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Teacher pay: Overcompensated

A new Heritage Foundation study overturns the conventional wisdom that public-school teachers are underpaid, finding their compensation actually exceeds market value by $120 billion.

For example, when teachers and non-teachers' cognitive ability -- not their own educational attainment, a more common measure -- is compared, the wage gap disappears. And that's not the only indicator of overcompensation.

Public-school teachers earn more than private-school teachers. And when non-teachers take teaching jobs, they make about 9 percent more; when teachers take non-teaching jobs, they make about 3 percent less.

Salaries for similarly skilled public-school teachers and private-sector workers are comparable. But teachers' retiree health care benefits -- almost unknown in the private sector -- are worth about an extra 10 percent of wages, with their job security worth another 1 percent to 8.6 percent.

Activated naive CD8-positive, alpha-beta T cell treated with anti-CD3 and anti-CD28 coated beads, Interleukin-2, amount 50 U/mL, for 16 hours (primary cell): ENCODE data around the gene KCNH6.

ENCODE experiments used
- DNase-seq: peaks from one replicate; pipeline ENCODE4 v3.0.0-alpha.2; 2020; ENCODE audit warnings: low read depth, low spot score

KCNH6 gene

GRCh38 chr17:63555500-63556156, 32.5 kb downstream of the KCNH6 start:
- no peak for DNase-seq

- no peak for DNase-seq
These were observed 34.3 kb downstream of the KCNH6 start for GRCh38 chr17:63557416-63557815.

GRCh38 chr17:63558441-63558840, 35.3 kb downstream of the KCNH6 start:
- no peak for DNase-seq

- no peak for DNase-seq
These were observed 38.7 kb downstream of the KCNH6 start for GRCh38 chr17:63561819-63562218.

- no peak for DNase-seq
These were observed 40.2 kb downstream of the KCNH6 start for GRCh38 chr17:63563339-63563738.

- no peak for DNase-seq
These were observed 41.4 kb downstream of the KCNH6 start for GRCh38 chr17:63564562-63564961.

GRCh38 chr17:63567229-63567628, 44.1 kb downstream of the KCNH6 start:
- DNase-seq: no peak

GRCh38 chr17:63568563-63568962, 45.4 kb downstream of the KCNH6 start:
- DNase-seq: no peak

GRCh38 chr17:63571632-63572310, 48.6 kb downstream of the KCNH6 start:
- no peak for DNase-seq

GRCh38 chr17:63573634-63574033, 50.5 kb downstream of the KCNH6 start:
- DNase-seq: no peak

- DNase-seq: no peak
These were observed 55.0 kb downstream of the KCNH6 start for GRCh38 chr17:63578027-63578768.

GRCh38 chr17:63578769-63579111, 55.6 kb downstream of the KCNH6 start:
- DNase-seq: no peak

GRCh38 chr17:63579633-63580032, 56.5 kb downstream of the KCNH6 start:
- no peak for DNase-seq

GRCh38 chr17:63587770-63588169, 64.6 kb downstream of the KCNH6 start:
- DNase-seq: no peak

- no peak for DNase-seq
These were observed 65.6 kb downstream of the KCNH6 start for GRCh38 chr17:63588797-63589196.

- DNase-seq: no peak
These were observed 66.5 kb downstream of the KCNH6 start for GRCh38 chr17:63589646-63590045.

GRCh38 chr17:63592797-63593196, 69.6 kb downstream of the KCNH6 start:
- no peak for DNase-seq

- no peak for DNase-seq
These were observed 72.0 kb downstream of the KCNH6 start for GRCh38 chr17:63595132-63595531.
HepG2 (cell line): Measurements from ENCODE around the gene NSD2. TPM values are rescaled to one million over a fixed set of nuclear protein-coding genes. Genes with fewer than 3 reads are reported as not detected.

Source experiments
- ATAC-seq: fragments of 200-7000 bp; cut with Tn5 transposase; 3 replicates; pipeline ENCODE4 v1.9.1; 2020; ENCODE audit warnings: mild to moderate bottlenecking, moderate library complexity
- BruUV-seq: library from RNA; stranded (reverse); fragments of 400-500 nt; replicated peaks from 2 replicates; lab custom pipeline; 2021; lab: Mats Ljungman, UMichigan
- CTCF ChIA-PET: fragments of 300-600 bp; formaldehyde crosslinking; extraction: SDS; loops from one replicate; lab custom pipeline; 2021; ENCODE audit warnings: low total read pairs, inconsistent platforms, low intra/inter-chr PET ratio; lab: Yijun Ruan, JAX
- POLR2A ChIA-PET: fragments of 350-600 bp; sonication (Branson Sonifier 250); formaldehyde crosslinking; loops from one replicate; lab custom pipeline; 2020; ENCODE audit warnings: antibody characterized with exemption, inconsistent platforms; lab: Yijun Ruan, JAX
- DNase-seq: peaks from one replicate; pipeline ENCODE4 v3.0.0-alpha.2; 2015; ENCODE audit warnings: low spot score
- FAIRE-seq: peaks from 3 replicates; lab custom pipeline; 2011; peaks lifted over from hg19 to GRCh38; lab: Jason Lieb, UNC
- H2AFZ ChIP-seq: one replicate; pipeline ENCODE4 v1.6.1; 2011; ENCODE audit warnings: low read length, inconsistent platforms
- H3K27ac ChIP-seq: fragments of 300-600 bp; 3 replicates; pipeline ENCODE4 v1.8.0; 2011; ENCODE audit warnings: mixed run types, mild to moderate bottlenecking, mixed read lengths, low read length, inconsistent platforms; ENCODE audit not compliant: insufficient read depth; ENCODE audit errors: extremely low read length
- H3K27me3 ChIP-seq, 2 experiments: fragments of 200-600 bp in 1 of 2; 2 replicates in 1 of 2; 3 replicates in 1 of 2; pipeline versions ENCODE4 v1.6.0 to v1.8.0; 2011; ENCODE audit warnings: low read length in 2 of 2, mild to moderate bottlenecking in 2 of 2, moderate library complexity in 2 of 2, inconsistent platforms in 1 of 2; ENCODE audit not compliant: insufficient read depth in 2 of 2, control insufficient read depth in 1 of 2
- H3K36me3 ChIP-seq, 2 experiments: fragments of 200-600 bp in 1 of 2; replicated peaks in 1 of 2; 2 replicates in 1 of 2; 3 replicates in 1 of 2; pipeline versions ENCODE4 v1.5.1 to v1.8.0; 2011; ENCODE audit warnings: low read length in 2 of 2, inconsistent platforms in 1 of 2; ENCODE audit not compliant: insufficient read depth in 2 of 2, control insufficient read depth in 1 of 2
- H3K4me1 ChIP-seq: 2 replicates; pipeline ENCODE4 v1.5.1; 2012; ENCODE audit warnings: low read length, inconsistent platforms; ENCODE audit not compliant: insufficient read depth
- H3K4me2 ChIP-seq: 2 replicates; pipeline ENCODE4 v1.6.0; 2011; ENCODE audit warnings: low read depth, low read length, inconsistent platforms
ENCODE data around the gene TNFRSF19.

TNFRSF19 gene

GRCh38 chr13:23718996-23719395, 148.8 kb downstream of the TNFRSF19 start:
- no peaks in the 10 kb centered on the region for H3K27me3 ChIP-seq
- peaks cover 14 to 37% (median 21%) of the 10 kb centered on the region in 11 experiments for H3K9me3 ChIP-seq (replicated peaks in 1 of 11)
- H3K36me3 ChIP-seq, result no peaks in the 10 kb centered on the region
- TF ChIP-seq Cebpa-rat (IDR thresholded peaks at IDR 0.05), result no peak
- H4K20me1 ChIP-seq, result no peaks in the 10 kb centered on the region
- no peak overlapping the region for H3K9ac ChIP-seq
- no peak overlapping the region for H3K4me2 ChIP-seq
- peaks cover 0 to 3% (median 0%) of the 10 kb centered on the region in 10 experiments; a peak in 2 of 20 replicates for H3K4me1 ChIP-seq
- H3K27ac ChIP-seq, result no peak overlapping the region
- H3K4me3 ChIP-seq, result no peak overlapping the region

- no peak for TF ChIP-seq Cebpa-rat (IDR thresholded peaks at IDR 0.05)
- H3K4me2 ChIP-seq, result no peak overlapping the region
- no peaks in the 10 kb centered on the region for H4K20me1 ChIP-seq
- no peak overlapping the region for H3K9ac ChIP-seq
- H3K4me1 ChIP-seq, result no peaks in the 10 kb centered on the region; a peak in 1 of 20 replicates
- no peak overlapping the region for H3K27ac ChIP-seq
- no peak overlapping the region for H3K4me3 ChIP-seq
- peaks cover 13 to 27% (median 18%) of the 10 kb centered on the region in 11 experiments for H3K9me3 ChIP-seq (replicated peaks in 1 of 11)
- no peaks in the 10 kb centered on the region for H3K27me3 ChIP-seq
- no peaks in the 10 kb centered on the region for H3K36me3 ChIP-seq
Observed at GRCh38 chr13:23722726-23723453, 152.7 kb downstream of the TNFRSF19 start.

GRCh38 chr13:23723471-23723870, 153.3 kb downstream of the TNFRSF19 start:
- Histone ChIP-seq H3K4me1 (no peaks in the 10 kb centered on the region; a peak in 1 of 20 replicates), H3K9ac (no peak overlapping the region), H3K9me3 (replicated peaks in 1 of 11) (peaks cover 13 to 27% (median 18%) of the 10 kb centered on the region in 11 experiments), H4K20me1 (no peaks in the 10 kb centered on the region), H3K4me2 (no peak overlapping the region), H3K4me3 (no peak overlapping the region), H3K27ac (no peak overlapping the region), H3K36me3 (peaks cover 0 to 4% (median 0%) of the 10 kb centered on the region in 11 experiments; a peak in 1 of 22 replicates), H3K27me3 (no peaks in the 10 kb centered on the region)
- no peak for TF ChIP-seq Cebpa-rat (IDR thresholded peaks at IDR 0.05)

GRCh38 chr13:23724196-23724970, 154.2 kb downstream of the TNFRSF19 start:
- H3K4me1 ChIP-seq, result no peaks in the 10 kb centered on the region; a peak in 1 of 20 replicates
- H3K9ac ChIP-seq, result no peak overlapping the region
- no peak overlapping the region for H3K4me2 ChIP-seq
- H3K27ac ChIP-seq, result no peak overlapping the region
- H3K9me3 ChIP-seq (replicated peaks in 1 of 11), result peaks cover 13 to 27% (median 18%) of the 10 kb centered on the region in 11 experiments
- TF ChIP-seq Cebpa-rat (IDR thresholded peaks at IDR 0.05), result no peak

That makes teachers' "total compensation 52 percent greater than fair market levels, equivalent to more than $120 billion overcharged to taxpayers each year," the study concludes.

Distorted by teachers unions, it's a market that's neither free nor fair -- especially to the taxpayers whose pockets are plundered to overpay teachers.

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